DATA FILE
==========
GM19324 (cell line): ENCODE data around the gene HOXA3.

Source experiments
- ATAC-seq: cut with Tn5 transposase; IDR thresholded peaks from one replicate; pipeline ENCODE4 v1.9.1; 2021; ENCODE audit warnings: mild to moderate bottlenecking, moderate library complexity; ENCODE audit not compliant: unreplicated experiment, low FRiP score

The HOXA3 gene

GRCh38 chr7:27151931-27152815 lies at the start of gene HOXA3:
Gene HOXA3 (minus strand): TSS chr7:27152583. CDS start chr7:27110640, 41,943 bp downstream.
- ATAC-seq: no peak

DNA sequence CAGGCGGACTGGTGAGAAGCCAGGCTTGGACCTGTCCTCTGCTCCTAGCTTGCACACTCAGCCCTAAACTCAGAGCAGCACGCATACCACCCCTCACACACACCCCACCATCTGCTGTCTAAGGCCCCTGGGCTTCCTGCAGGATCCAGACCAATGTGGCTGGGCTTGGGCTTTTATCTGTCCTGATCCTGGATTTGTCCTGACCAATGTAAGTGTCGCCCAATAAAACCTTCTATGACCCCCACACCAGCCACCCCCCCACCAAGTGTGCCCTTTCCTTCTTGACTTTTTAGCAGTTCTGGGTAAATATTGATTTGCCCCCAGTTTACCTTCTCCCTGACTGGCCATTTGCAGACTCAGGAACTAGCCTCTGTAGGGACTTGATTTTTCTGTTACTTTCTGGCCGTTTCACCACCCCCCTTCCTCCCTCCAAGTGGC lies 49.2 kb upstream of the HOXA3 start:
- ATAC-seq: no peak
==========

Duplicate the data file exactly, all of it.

GM19324 (cell line): ENCODE data around the gene HOXA3.

Source experiments
- ATAC-seq: cut with Tn5 transposase; IDR thresholded peaks from one replicate; pipeline ENCODE4 v1.9.1; 2021; ENCODE audit warnings: mild to moderate bottlenecking, moderate library complexity; ENCODE audit not compliant: unreplicated experiment, low FRiP score

The HOXA3 gene

GRCh38 chr7:27151931-27152815 lies at the start of gene HOXA3:
Gene HOXA3 (minus strand): TSS chr7:27152583. CDS start chr7:27110640, 41,943 bp downstream.
- ATAC-seq: no peak

DNA sequence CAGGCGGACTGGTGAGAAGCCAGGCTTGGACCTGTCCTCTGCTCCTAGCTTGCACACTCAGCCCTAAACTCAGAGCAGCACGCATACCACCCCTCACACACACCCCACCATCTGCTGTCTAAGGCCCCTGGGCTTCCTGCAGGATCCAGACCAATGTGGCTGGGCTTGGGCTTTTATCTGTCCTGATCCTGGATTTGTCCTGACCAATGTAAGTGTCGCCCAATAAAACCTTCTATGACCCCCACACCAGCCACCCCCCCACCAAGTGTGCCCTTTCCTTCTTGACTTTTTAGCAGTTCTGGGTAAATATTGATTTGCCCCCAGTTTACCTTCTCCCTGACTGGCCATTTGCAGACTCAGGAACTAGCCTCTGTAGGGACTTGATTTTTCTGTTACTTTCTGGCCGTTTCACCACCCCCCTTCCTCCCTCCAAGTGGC lies 49.2 kb upstream of the HOXA3 start:
- ATAC-seq: no peak